Gypsies and American medical care

Research output: Contribution to journalArticlepeer-review

18 Scopus citations


Gypsies are a cohesive cultural group who may have difficult relations with the American medical community. There are several hundred thousand Gypsies in this country; they maintain a private society with an internal moral code and legal system. There is a strong cultural basis for obesity, tobacco use, fatty diet, and inbreeding among Gypsies. These traits predispose them to hypertension, diabetes, hyperlipidemia, and occlusive vascular disease. When ill they present a striking dichotomy of primitive fears of disease process with surprising sophistication for medical terms and the workings of the hospital hierarchy. Specific recommendations are made for more effective and compassionate relations with Gypsy patients.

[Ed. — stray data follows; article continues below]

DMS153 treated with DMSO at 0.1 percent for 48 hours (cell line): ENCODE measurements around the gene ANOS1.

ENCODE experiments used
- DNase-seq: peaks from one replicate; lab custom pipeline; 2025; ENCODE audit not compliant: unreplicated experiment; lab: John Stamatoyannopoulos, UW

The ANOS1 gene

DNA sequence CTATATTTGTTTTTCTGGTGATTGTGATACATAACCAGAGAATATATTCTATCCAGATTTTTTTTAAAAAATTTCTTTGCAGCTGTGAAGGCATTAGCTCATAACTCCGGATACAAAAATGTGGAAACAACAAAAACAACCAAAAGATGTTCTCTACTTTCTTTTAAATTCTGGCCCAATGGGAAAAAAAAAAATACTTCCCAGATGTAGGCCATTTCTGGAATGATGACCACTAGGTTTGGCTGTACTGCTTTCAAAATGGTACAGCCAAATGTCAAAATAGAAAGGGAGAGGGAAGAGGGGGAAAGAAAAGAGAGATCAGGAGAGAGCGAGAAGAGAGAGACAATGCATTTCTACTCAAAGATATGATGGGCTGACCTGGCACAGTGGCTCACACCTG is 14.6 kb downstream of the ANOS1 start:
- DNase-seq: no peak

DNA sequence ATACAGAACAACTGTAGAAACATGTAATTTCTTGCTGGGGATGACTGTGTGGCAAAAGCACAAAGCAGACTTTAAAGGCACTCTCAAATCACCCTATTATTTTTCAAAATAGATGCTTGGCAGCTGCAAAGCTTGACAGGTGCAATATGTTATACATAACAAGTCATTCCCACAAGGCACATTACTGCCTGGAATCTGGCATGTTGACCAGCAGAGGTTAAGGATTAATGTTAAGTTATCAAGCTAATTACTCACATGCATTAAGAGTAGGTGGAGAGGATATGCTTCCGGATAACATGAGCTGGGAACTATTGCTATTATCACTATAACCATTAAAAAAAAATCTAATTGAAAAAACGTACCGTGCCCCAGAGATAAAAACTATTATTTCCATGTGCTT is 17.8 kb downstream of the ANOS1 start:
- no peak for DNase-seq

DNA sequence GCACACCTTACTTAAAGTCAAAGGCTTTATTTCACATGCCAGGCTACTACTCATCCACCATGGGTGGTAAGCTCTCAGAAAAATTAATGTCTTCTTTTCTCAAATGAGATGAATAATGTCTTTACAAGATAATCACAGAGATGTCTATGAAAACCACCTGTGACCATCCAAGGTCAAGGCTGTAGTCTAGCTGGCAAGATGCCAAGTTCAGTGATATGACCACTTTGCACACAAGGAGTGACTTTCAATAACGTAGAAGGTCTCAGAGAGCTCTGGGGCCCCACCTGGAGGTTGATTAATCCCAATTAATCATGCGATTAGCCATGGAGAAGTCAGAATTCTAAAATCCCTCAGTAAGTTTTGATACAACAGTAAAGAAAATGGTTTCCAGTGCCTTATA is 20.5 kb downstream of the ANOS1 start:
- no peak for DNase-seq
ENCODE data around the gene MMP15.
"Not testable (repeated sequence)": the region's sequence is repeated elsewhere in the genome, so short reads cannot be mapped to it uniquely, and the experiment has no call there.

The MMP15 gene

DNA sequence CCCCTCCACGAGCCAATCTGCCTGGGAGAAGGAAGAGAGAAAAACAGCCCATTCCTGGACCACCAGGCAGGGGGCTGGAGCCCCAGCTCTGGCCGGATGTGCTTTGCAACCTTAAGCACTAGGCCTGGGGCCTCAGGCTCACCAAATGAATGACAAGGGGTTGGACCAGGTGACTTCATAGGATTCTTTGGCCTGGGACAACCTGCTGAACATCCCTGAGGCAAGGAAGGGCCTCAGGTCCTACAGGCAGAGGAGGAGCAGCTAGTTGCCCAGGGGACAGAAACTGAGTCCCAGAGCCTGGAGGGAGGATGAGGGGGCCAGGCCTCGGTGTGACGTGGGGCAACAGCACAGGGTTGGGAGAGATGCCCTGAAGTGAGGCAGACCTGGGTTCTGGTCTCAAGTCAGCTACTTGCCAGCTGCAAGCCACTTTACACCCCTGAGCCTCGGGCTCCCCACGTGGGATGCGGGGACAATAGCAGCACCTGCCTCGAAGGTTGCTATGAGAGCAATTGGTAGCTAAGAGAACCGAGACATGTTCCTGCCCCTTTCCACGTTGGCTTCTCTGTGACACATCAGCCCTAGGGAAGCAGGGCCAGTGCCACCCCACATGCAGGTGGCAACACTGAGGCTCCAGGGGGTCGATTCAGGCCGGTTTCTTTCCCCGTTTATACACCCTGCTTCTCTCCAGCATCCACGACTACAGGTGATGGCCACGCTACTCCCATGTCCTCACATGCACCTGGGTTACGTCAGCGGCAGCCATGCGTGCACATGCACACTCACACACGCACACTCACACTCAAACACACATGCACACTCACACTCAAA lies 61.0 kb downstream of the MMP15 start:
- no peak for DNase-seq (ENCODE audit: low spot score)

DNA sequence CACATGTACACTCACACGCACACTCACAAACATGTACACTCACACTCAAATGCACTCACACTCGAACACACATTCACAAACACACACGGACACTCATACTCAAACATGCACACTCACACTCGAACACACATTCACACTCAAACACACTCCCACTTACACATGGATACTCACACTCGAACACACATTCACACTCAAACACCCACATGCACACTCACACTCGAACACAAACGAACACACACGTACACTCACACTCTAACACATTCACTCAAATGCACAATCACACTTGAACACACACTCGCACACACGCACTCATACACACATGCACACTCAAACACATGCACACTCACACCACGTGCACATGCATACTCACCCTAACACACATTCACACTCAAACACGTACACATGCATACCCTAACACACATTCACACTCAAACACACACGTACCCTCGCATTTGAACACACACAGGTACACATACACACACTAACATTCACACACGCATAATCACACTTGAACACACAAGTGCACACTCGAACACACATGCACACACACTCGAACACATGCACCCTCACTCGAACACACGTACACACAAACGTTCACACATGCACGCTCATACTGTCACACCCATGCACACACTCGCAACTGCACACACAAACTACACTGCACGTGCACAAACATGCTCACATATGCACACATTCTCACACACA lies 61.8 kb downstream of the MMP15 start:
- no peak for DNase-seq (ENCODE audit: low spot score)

Original languageEnglish (US)
Pages (from-to)842-845
Number of pages4
JournalAnnals of Internal Medicine
Issue number6
StatePublished - Jan 1 1985

ASJC Scopus subject areas

  • Internal Medicine


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